Spot on Sled. Real world experience trumps classroom tactics every time. When it comes to firearms training, classes are good to learn strategies and basic weapons handling but every situation and every individual are different. What I am physically capable of may be very different than say a guy who weighs 300 lbs in good shape or not. Those aspects need to be taken into consideration and adapted for. Thus the reason for practice. As far as spending goes I have probably spent the most on guns and ammo, followed by supplies and have spent very little if anything on training. I also fall into a similar category as Sled and Whirli. I was never military or law enforcement but grew up hunting, fishing and camping. My previous jobs have provided training in first aid, CPR and vertical rescue. Sled made another good point that might be worthy of another list, places to get training for free or little cost. Search and rescue, volunteer fire departments, and other community facilities like the YMCA would be a good place to start. Doing a short stint as a life guard at the Y would get you CPR certification as well as first aid and water rescue techniques Toby if I had to give a ratio of my spending it would be probably around 85/10/5.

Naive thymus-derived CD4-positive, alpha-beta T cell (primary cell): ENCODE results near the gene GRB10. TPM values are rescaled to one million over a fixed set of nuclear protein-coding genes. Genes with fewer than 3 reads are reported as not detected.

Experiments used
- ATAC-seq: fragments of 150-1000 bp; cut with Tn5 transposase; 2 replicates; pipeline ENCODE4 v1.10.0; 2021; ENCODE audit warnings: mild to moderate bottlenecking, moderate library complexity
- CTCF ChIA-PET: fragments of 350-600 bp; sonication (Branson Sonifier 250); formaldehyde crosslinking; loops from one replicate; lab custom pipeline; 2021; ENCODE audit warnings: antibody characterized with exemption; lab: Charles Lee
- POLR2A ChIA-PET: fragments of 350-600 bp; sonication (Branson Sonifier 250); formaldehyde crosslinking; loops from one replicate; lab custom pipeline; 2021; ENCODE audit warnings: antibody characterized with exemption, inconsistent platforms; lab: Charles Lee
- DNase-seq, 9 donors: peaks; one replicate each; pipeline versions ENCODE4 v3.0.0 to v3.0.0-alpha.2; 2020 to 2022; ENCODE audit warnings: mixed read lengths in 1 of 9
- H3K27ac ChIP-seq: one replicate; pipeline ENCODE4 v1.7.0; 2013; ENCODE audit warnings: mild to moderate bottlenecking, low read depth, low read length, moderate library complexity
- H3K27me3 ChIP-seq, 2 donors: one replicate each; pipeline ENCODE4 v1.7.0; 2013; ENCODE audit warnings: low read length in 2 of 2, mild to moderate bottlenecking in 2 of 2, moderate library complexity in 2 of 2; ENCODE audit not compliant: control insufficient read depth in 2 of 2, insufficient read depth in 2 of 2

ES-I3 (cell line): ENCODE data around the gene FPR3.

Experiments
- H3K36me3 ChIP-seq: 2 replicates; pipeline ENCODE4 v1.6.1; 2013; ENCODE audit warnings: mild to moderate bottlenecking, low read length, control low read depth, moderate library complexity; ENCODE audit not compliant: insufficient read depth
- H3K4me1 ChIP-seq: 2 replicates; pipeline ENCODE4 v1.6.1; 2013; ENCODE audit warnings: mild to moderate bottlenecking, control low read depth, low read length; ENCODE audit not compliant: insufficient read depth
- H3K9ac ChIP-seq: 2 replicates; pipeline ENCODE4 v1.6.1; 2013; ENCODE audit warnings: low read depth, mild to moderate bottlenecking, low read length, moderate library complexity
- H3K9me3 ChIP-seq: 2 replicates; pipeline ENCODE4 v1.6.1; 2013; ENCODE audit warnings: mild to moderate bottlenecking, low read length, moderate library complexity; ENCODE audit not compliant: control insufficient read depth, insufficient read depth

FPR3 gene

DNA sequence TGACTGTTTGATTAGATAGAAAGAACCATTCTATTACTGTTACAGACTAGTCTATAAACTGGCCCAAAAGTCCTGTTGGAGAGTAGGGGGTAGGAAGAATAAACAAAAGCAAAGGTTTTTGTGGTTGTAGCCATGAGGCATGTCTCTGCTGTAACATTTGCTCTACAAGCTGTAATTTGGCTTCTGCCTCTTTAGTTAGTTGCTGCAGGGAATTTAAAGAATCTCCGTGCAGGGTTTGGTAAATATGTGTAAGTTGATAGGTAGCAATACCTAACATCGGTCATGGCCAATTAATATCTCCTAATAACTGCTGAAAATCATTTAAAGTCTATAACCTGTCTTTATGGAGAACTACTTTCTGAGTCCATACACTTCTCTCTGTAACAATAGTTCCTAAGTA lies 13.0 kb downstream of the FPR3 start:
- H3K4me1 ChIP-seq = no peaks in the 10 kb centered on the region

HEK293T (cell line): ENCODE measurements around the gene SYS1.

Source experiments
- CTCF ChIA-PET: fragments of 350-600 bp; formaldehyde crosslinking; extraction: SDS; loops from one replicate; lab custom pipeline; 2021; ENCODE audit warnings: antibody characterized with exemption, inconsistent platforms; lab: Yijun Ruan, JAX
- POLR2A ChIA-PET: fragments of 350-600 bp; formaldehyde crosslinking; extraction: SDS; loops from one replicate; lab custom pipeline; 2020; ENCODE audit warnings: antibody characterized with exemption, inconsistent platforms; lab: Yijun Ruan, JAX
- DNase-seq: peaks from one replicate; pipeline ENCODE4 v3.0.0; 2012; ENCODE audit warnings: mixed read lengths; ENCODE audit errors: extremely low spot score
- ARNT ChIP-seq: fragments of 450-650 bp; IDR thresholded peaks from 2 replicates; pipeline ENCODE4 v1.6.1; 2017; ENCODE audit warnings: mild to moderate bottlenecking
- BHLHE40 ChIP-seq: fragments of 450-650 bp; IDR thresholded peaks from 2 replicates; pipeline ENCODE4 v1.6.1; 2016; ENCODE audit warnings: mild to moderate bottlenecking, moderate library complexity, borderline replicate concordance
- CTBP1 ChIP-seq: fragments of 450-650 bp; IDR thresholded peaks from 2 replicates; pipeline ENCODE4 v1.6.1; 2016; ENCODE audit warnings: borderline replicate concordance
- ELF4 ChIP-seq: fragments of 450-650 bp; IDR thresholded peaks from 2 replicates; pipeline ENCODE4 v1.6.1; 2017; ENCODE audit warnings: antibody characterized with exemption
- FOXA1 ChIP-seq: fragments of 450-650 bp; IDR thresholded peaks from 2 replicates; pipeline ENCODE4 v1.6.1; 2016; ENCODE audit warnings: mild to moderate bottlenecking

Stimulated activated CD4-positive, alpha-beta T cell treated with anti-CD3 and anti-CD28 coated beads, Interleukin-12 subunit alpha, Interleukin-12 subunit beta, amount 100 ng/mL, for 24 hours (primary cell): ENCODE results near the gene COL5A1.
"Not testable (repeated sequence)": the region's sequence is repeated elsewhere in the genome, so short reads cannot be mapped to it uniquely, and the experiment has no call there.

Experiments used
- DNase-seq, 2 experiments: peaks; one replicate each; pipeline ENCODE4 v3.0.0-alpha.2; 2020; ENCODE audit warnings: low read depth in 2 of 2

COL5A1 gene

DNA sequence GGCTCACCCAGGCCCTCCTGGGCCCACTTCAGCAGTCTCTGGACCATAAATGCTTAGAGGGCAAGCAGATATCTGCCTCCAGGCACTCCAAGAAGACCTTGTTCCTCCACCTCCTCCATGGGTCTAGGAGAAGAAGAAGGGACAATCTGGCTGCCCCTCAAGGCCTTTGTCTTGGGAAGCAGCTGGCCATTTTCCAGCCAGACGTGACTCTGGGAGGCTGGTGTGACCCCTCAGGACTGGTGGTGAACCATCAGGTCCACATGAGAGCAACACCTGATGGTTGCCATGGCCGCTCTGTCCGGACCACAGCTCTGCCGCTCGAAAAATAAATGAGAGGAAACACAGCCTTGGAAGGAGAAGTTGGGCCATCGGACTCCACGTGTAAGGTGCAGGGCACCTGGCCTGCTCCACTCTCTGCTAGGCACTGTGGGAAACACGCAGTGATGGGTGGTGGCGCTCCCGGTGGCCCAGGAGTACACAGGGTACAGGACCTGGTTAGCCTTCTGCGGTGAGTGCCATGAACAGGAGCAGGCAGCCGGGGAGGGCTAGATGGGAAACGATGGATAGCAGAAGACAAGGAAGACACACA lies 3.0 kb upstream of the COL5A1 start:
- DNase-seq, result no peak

85-guns and ammo 10-supplies 5-training but it would not be a good representation of my actual standing as my employers have spent considerably more on my training. If you were to get a ratio by experience/useful value it would look more like 70/20/10. 70-training/experience 20-guns and ammo 10-supplies and that could be a deceptive ratio as well considering it is my ratio and not another individuals. Our numbers could look the same but another older individual could be vastly more experienced than I, have more guns than me and more supplies.